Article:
Info on the Pope's Pastoral Staff (his "new crosier")

I found this fascinating, and you might too if you are interested in such things. It comes from the May 13 edition of Zenit, in Fr Edward McNamara’s liturgy column:

Q: I noticed that the Holy Father is carrying a new processional cross. Can you tell us about that new cross and perhaps why the Holy Father made the decision to carry this new cross rather than the one that he has carried for the past several years — the same one that Pope John Paul II carried? Are there norms and guidelines for what type of shepherd’s staff the Holy Father can carry? — B.D., Columbia City, Indiana

A: I too have noticed this new pastoral cross used by Benedict XVI. While I have no particular insights into the Holy Father’s mind, I doubt that we need to try to dig out profound theological motives. The most probable reason is that he found this cross more to his taste than the other one.

The slightly abstract pastoral staff that John Paul II carried all over the world was first designed for Pope Paul VI, a connoisseur and promoter of modern sacred art. The Italian Pope established a modern arts gallery in the Vatican Museums and commissioned the huge Risen Christ bronze sculpture in the Paul VI audience hall.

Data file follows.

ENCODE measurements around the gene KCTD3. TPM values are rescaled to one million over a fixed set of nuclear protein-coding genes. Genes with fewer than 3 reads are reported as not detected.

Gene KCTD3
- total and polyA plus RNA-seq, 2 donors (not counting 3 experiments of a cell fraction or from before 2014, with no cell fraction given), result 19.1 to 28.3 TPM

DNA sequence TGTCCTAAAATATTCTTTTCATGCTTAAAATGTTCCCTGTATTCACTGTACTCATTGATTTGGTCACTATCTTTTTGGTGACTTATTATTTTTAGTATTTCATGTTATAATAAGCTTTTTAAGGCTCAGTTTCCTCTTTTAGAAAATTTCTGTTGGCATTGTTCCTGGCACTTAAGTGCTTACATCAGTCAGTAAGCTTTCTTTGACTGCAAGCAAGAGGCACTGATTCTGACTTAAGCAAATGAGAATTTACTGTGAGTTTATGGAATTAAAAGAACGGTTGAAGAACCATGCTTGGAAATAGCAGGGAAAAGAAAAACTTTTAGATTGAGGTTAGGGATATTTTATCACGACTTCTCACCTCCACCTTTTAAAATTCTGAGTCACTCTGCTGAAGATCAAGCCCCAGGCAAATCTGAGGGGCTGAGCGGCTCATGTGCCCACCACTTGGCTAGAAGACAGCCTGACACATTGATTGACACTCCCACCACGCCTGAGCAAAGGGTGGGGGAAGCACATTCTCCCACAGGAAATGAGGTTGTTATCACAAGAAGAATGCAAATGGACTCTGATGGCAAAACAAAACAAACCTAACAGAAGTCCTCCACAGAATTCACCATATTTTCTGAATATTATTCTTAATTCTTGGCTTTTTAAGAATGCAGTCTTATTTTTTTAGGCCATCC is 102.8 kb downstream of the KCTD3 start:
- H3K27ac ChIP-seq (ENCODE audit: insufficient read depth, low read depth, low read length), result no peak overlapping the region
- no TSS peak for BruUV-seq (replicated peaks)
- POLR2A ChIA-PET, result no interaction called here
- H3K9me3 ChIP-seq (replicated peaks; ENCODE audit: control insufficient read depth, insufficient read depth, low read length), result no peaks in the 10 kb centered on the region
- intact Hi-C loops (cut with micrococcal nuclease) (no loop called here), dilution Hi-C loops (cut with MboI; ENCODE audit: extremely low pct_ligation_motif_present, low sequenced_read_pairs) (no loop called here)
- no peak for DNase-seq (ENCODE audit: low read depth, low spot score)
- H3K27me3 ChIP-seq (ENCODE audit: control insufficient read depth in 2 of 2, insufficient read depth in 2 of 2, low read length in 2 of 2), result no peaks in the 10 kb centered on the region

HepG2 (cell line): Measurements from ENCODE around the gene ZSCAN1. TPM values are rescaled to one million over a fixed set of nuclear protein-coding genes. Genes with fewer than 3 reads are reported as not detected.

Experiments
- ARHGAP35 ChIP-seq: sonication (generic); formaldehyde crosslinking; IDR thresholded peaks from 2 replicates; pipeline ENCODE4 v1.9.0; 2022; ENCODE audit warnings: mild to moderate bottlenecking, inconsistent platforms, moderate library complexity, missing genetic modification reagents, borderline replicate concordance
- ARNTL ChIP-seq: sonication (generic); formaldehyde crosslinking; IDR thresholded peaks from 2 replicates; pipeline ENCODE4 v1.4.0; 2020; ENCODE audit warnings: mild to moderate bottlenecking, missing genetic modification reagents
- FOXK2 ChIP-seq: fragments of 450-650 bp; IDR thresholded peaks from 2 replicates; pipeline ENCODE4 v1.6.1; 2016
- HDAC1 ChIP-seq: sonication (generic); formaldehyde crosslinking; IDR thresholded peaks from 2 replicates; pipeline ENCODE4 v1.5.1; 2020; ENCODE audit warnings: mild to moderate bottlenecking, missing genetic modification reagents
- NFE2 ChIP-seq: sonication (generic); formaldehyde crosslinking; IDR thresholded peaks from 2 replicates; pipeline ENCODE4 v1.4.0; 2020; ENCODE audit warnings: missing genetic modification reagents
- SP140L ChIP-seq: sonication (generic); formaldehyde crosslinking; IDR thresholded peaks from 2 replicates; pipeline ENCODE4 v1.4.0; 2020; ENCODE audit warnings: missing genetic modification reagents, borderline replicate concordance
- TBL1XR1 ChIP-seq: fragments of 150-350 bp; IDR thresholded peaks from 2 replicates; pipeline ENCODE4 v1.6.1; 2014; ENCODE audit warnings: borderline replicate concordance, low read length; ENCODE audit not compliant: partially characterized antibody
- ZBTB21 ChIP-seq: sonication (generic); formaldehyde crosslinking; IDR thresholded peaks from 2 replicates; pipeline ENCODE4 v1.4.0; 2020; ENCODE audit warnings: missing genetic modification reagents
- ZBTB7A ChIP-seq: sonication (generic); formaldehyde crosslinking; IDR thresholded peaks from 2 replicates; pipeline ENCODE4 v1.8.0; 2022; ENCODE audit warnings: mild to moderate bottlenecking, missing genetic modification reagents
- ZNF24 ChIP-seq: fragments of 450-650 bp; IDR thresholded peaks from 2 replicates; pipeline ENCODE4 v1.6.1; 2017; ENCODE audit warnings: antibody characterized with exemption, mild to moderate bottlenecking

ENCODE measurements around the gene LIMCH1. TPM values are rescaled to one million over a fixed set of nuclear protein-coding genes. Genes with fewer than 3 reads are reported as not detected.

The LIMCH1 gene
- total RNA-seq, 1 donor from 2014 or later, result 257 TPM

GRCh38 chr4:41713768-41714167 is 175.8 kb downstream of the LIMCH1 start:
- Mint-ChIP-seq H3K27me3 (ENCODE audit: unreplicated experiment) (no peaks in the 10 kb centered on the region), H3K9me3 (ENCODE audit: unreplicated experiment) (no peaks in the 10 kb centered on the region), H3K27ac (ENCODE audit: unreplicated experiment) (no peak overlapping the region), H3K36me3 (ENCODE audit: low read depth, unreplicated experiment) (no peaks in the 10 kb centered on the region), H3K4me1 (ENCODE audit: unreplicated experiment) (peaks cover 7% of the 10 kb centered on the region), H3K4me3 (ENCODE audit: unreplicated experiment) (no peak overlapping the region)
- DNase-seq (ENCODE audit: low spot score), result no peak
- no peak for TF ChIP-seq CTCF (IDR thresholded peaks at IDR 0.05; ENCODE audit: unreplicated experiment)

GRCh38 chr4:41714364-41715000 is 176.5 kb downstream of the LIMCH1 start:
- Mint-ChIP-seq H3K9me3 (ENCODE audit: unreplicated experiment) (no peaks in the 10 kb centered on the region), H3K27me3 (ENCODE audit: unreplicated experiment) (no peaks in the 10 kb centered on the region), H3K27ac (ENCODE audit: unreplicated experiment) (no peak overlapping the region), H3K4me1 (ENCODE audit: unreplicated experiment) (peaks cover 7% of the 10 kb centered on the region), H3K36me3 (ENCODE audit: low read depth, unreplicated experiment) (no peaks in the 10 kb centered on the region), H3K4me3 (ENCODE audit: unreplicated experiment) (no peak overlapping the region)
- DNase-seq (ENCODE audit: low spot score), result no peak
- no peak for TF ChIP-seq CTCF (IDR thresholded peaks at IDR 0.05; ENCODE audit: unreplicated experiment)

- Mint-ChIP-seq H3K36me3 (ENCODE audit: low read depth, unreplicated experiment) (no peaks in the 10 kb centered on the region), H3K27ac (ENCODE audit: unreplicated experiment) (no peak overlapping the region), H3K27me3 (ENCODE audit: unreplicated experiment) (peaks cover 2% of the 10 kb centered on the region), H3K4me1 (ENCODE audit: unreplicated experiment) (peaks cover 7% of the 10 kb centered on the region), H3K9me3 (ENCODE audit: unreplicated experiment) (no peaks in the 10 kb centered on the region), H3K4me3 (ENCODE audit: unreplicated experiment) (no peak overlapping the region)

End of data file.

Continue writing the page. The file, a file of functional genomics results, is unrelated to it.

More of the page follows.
Before the conciliar reform the use of a crosier or pastoral staff was almost unknown in papal liturgies.

This was because the practice of assigning the pastoral staff to a bishop did not originate in Rome but, probably, in Spain during the seventh century from whence it spread to the rest of Europe.

The popes never adopted the use of the crosier. Even today the new rite for installing a pope foresees the imposition of the pallium and placing of the Fisherman’s Ring, but not the handing over of the pastoral staff.

Among the reasons adduced for this omission during the Middle Ages was that it would be improper since the reception of the pastoral staff implied investiture on behalf of a superior whereas the popes received their power from God alone.

On some rare occasions, however, such as the opening of the Holy Door and the consecration of a church, the popes did use a staff surmounted by a cross and this custom was adopted after the liturgical reform which foresaw a much more frequent use of the pastoral staff in papal liturgies.

The cross that Benedict XVI has been using belonged originally to Pope Blessed Pius IX and is much lighter than it looks. This is another plus, considering Benedict XVI’s age.

There is no particular law that would oblige the Holy Father to choose one design of cross over another, and it is entirely a question of pontifical artistic sensibility.

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